## PCA extraction with 1952, 1957, 1962, 1967, 1972, 1977, 1982, ... [trained]

We stored the result of the PCA analysis in the variable pca_estimates and it contains lot of information about what we have done so far.

We can check the R objects content with names() and check on each of them.

names(pca_estimates)
## [1] "var_info"       "term_info"      "steps"          "template"      
## [5] "levels"         "retained"       "tr_info"        "orig_lvls"     
## [9] "last_term_info"

For example, we can check var_info and learn that it contains the information about the data we used.

pca_estimates$var_info

# # A tibble: 14 x 4
##    variable  type    role      source  
##    <chr>     <chr>   <chr>     <chr>   
##  1 country   nominal predictor original
##  2 continent nominal predictor original
##  3 1952      numeric predictor original
##  4 1957      numeric predictor original

Our results from PCA recipe steps are available in “steps”. In our case we used three steps, two for normalizing the data and one for doing PCA. Therefore, the “steps” object is a list of size three, where the first two elements contain details on our normalization steps and the third element contains the results from PCA.

Let us check the first step and we can see that it contains information about mean centering step that we did.

pca_estimates$steps[[1]]
## $terms
## <list_of<quosure>>
## 
## [[1]]
## <quosure>
## expr: ^all_numeric()
## env:  0x7ff0c4133af0
## 
## 
## $role
## [1] NA
## 
## $trained
## [1] TRUE
## 
## $means
##     1952     1957     1962     1967     1972     1977     1982     1987 
## 49.05762 51.50740 53.60925 55.67829 57.64739 59.57016 61.53320 63.21261 
##     1992     1997     2002     2007 
## 64.16034 65.01468 65.69492 67.00742 
## 

Let us access the third element to get the standard deviations from the PCA analysis and use them to compute percentage of variation explained by each PC.

# std deviation
sdev <- pca_estimates$steps[[3]]$res$sdev

We can compute percentage of variation explained by each PC as shown below.

percent_variation <- sdev^2 / sum(sdev^2)

And now we can make scree plot to visualize the contribution of each PC in terms of the variance explained by PCs. Let us first create dataframe with varince explained by each PC.

var_df <- data.frame(PC=paste0("PC",1:length(sdev)),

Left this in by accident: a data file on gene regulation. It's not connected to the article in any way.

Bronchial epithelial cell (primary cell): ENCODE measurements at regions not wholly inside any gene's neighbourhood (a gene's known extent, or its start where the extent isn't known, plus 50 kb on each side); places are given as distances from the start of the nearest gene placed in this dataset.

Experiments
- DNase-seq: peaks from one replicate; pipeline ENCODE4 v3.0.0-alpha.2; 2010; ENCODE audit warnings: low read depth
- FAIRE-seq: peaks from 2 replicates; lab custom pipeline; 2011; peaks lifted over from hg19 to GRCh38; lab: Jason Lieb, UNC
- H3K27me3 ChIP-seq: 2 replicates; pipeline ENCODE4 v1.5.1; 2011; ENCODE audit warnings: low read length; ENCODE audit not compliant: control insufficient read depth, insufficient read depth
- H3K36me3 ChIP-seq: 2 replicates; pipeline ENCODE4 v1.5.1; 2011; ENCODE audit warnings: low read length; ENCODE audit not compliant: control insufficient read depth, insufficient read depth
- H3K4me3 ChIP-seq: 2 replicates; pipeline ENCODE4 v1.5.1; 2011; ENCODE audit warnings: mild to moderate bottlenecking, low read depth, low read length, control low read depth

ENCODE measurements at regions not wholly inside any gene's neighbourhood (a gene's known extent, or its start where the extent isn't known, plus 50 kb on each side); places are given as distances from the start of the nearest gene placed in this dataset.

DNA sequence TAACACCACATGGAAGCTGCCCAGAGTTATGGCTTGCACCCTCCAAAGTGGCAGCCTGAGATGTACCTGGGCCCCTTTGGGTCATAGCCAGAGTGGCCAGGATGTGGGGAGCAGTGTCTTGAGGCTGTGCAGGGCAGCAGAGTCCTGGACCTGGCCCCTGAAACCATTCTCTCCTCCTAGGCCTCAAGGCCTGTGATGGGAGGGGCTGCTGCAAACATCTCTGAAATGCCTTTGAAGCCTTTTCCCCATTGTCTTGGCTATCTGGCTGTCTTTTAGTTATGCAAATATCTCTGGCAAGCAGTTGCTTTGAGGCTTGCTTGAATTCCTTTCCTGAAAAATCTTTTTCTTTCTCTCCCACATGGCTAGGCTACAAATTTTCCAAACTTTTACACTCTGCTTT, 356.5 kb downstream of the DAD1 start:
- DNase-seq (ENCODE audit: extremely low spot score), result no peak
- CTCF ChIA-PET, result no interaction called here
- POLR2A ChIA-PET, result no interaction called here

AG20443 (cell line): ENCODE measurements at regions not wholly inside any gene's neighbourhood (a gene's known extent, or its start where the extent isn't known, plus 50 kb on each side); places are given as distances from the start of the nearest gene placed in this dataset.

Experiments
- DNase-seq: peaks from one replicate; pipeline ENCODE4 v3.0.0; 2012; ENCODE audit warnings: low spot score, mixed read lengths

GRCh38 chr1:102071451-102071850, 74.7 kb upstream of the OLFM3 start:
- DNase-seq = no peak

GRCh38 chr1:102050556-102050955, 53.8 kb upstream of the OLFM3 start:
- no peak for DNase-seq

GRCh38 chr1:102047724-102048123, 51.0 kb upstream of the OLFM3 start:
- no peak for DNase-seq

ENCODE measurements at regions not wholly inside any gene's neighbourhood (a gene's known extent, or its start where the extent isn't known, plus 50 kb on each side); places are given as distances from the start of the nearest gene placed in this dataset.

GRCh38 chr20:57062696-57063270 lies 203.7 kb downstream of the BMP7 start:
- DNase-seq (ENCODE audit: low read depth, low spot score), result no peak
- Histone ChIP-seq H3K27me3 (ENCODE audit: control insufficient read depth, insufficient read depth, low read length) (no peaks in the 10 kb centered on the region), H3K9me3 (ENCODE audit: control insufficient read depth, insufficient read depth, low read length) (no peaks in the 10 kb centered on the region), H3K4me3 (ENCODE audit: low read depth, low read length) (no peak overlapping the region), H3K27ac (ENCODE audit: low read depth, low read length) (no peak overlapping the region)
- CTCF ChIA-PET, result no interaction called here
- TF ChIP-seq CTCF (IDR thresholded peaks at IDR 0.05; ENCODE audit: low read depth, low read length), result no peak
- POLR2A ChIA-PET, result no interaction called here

var_explained=percent_variation,
                     stringsAsFactors = FALSE)

Then make a scree plot using geom_col().

var_df %>%
  mutate(PC = fct_inorder(PC)) %>%
  ggplot(aes(x=PC,y=var_explained))+geom_col()

We can see that the first PC explains most of the variation in the data.

PCA tidymodels: Scree plot

PCA tidymodels: Scree plot

Let us take a look at the Principal components computed by our recipe. Tidymodels’ recipes’ package has a function called “juice” that will return the results of a recipe created by prep.

juice(pca_estimates) 

We see that juice gives us PCs with associated variables from our data.


## # A tibble: 142 x 7
##    country     continent    PC1     PC2     PC3      PC4     PC5
##    <fct>       <fct>      <dbl>   <dbl>   <dbl>    <dbl>   <dbl>
##  1 Afghanistan Asia      -6.58  -0.377  -0.171  -0.0120  -0.0782
##  2 Albania     Europe     2.68   0.0350  0.0438  0.275   -0.0371
##  3 Algeria     Africa    -0.131  1.21    0.207  -0.00852  0.106 
##  4 Angola      Africa    -6.46  -0.718  -0.235   0.0682  -0.182 
##  5 Argentina   Americas   2.85  -0.362  -0.247  -0.128    0.0295
##  6 Australia   Oceania    4.52  -0.325  -0.304  -0.213    0.0728
##  7 Austria     Europe     4.05  -0.280  -0.270  -0.152    0.0329
##  8 Bahrain     Asia       1.85   0.712   0.299   0.0927   0.0428
##  9 Bangladesh  Asia      -2.92   0.879  -0.446  -0.111   -0.0267
## 10 Belgium     Europe     4.22  -0.439  -0.244  -0.188    0.0395
## # … with 132 more rows

We can use the results from juice to make standard PCA plot, scatter plot with PC1 on x-axis and PC2 on y-axis to see the structure in the data.

juice(pca_estimates) %>%
  ggplot(aes(PC1, PC2)) +
  geom_point(aes(color = continent), alpha = 0.7, size = 2)+
  labs(title="PCA from tidymodels")

PCA Plot: PCA with tidymodels

The first principal component captures the difference in life Expectancy across continents. We can add labels to the PCA plot to see the names of continents with geom_text().

juice(pca_estimates) %>%
  #separate(country_continent,c("country","continent"), sep="_") %>%
  ggplot(aes(PC1, PC2, label = continent)) +
  geom_point(aes(color = continent), alpha = 0.7, size = 2,show.legend = FALSE) +
  geom_text(check_overlap = TRUE) + 
  labs(title="PCA with Tidymodels")

PCA plot with labels: tidymodels PCA

PCA plot with labels: tidymodels PCA

PCA with tidymodels was fun. Looking forward to playing with tidymodels more. Want to learn more on tidymodels? Check out the videocasts of awesome Julia Silge from RStudio.